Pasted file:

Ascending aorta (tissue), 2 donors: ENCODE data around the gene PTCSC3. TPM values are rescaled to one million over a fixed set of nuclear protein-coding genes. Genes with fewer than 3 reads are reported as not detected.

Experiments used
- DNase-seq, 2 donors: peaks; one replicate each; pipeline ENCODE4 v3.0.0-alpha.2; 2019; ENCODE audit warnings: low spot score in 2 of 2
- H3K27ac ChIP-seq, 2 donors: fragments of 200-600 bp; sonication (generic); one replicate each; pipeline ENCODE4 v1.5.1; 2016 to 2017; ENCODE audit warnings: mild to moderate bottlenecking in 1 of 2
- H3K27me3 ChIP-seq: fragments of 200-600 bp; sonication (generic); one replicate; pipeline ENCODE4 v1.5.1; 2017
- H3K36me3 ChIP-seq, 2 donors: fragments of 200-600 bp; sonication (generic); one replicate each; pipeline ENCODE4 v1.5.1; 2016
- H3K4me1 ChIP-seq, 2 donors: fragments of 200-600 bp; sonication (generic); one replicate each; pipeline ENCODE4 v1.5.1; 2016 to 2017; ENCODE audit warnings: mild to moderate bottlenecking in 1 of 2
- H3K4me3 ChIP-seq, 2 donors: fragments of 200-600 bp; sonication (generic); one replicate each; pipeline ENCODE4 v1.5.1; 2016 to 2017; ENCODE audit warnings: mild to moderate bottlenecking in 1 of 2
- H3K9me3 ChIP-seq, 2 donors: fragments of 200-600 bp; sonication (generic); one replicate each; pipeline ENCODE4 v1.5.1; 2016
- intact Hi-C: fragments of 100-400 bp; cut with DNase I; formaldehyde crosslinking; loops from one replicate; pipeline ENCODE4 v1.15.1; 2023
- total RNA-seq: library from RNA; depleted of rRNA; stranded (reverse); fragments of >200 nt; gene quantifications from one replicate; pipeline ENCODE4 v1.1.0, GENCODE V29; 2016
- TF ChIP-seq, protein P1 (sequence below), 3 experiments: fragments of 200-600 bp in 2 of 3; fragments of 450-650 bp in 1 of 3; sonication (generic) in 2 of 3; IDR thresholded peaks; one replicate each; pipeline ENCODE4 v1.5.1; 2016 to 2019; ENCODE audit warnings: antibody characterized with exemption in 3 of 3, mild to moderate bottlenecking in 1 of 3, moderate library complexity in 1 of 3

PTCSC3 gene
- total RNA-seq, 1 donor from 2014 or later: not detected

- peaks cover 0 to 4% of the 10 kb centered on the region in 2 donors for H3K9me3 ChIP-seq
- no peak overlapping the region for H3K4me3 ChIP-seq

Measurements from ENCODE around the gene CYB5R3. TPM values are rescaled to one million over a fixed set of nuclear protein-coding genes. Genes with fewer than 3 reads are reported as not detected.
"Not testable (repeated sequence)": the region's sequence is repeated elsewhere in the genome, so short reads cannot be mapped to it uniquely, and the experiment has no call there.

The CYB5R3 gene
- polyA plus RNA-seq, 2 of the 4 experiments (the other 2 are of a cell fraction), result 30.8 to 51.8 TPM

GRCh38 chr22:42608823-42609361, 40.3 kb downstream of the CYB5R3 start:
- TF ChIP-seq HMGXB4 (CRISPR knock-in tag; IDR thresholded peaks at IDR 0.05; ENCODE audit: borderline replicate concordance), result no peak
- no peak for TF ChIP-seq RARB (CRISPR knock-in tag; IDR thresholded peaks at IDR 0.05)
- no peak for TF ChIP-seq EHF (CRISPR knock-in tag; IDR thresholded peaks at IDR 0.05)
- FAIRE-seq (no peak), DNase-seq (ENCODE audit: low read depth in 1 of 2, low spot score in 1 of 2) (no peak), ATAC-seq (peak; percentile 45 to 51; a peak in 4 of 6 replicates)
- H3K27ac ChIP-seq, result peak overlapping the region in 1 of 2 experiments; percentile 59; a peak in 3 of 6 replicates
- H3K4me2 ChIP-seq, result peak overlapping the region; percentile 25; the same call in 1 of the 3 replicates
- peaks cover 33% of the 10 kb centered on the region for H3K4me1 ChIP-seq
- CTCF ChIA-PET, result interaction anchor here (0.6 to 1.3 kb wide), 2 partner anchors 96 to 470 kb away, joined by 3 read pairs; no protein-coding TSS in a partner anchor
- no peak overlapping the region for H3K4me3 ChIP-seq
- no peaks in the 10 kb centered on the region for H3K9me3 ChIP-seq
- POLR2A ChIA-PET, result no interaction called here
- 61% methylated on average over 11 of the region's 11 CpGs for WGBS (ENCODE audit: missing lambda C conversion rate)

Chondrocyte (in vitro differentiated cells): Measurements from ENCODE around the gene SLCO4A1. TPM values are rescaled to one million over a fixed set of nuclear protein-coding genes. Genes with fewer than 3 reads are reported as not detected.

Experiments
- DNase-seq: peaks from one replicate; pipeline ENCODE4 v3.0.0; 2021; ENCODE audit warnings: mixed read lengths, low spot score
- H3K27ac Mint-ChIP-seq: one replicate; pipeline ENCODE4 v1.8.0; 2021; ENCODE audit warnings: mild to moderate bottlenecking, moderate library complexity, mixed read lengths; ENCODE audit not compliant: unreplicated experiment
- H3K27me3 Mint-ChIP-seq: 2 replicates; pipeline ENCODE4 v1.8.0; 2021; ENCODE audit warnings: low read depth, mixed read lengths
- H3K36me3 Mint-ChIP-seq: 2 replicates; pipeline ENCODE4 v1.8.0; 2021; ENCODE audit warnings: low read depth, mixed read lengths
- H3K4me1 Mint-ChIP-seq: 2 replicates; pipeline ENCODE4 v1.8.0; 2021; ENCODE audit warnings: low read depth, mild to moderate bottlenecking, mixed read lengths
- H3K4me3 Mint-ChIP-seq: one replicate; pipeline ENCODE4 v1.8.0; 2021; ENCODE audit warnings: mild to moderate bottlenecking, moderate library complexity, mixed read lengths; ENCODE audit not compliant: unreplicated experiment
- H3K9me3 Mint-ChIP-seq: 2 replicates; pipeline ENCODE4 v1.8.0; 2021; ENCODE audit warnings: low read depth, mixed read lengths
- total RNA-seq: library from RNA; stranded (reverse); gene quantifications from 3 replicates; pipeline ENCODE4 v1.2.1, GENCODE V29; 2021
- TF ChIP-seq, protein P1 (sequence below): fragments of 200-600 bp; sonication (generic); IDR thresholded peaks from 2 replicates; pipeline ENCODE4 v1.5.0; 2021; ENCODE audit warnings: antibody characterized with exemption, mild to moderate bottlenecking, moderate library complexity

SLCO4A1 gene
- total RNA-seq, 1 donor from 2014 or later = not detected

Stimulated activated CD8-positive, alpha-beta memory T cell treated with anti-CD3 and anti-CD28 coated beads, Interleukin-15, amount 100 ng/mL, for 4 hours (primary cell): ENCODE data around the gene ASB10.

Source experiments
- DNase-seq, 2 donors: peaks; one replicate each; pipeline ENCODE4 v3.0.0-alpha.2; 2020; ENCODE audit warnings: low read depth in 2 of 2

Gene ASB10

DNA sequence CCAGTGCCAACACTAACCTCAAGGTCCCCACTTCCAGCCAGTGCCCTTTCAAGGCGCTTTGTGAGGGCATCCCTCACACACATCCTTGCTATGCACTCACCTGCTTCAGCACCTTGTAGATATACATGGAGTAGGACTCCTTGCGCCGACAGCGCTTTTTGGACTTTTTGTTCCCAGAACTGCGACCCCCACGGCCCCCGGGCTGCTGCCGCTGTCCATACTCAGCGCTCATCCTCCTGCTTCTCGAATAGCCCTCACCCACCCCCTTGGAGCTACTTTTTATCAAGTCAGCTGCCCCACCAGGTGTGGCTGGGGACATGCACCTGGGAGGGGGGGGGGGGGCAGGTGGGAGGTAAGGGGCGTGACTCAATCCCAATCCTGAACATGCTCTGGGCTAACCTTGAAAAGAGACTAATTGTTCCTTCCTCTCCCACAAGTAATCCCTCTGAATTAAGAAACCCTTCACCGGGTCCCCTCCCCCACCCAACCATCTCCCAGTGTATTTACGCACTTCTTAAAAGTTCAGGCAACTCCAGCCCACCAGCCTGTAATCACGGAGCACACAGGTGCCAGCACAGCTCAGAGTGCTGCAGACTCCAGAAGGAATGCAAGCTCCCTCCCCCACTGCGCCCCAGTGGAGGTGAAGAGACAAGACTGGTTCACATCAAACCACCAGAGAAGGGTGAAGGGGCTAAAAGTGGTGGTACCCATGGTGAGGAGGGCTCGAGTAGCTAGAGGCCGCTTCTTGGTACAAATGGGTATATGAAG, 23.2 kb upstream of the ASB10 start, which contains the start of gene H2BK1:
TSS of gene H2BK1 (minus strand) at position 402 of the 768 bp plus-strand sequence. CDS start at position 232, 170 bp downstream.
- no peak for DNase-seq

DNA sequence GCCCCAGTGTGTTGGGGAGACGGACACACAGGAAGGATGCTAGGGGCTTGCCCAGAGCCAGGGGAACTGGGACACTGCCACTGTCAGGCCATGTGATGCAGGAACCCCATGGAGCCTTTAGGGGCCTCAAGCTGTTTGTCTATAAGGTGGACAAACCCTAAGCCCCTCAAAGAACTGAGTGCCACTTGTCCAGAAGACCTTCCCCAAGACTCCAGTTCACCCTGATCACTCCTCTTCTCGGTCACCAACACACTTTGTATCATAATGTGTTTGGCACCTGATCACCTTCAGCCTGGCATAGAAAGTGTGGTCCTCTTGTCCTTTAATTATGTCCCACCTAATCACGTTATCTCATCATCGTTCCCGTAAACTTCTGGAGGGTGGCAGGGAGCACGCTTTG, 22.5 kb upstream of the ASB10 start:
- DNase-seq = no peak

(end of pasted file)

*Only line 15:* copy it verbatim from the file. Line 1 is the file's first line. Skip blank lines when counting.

- peaks cover 0 to 4% of the 10 kb centered on the region in 2 donors for H3K9me3 ChIP-seq